Swim England tell us why it should be and Vicki Bates from the little swim school thinks she agrees!
Ahead of this year’s World Health Day on April 7th, Swim England launched their #LoveSwimming Campaign to ask doctors to prescribe swimming more often to help long-term medical conditions, backing up their campaign with real life examples of people whose lives have been transformed by being prescribed swimming!
Wanda says she was feeling like an old lady before she was forty with asthma, arthritis and back pain. She described her life as planning around her medical conditions until her physiotherapist suggested swimming. In the short Swim England film Wanda says “It’s been absolutely life changing for me and my whole life is easier than it used to be – I totally feel that I have claimed my life back”.
Steve’s physical health was appalling – he was massively overweight and had been diagnosed with type 2 diabetes, but still did nothing about it. He then had a stroke and that, he says, changed his life. He started swimming and realised his fears about people looking and pointing at him weren’t necessary as they weren’t looking or pointing! Steve said “The benefits of swimming – physically, mentally and socially are massive – the exercise I’ve found that works for me is swimming.”
Paul suffered from constant back pain as a result of working long hours, sitting in a chair – often for 12 hours at a time. He managed his pain with painkillers but then looked for an alternative and saw a physiotherapist who recommended swimming. He literally built up from one length to 40 and says “The further I go, the better I feel afterwards – I feel as if I’ve had some type of internal massage – for hours I feel as if I had no pain at all – for whole days – I love swimming!”
These inspirational stories show what an amazing tool swimming can be in recovery from serious illness and aches and pains, as well as for the many other health benefits it delivers; fitness levels, weight loss, feelings of wellbeing and mental health benefits, to name but a few.
Swim England go on to say that the current Health Secretary, Matt Hancock, has called for a ‘culture shift’ and for medical professionals to act on the evidence that activity, such as swimming, can cut the risk of illness and boost survival from major disease.
Elaine McNish, Head of Health and Wellbeing at Swim England said: “Swimming is an ideal activity which can help people manage a range of medical conditions and we are calling on the medical profession to consider recommending swimming to people who would benefit from improved physical health.”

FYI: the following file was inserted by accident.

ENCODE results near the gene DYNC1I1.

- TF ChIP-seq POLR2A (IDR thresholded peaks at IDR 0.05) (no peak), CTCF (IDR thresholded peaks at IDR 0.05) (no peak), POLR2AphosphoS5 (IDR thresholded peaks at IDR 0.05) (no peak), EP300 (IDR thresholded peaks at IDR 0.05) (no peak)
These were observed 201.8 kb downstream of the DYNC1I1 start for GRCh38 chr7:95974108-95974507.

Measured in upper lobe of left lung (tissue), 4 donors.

I’m not sure if it’s me getting older but I think over the past few years, as a nation, we are waking up to the realisation that if we want to live long healthy lives, we need to take care of ourselves both physically and mentally. Some of the medical profession also appear to be moving towards the more progressive idea of prevention rather than cure and alternative therapies rather than the constant prescription of drugs that just relieve the symptoms, but don’t help the actual condition. I have a bad lower back and after years of taking care and being over-careful, I have started to build up the muscles around my back – swimming along with weight training have helped me to feel better now than I have felt in a long time. I’m lucky, running a swim school means I know the many benefits of swimming but I really agree with Swim England that if doctors prescribed swimming for relevant conditions – physical and mental, we would definitely be a healthier nation.
I have mentioned many times the multiple benefits of swimming and this just adds another reason as to why, as a parent, you should encourage your little one to love the water and take them swimming or to lessons that teach them water confidence, water safety and swimming skills. It has been shown in many studies that if children are physically active with sports like swimming when they are younger, they are more likely to be fit and healthy as adults. Even if your little one doesn’t continue swimming as an adult, they will have the skills to fall back on if they ever need them in later life. I say teach your little one to swim – for now and the future – for safety and long-term health – it’s all pros and no cons!